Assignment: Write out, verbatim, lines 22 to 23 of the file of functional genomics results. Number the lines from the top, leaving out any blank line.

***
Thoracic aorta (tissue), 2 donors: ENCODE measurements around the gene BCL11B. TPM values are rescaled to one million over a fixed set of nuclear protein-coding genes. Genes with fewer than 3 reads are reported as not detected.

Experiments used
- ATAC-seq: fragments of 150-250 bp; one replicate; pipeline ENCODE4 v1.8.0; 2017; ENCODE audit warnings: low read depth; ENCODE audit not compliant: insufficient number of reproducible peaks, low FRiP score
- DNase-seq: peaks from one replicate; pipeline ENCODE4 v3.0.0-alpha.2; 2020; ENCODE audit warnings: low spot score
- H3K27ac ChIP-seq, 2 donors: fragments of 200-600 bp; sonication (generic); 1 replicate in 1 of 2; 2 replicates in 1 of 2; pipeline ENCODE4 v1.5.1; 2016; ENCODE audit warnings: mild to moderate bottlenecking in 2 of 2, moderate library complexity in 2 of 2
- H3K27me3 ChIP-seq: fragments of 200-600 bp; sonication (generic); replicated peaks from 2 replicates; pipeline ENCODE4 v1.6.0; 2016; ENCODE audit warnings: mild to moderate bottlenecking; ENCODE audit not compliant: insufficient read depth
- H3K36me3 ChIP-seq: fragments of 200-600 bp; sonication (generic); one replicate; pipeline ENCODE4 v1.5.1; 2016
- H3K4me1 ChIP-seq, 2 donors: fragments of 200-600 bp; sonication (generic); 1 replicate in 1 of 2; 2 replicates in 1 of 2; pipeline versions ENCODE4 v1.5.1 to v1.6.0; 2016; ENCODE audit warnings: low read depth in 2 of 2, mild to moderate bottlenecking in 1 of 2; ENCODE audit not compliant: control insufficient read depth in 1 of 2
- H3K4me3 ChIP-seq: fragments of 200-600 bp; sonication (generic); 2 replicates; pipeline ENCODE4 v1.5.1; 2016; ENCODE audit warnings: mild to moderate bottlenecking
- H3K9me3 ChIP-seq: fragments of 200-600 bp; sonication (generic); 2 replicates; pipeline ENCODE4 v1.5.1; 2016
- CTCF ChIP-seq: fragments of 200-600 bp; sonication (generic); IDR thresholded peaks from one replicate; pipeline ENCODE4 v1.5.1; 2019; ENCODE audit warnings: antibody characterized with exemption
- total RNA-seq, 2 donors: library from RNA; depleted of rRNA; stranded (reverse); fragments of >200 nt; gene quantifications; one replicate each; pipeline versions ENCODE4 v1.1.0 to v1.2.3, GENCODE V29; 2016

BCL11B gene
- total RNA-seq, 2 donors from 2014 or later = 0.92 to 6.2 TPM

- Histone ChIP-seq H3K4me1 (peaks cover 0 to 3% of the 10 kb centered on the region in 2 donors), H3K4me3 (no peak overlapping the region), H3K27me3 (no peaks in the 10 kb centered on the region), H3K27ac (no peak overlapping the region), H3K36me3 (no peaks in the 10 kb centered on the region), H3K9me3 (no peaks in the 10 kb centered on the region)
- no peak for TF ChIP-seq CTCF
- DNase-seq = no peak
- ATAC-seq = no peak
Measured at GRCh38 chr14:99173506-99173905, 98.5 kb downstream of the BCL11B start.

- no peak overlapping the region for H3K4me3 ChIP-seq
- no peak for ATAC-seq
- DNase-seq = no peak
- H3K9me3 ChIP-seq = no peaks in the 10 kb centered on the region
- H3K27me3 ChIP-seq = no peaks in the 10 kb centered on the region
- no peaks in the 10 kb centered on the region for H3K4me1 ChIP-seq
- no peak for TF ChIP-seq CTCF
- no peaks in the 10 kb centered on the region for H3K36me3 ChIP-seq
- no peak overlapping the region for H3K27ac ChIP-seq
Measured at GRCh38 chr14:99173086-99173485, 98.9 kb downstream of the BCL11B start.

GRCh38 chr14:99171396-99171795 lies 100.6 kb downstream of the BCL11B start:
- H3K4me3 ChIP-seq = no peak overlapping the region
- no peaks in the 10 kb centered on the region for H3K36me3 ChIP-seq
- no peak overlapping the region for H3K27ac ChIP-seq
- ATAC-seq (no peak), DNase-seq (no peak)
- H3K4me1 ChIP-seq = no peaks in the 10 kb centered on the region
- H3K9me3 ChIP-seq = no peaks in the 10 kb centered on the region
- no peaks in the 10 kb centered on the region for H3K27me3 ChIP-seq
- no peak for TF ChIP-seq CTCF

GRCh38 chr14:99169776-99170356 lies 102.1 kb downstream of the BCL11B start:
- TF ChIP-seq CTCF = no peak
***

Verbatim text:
- DNase-seq = no peak
- H3K9me3 ChIP-seq = no peaks in the 10 kb centered on the region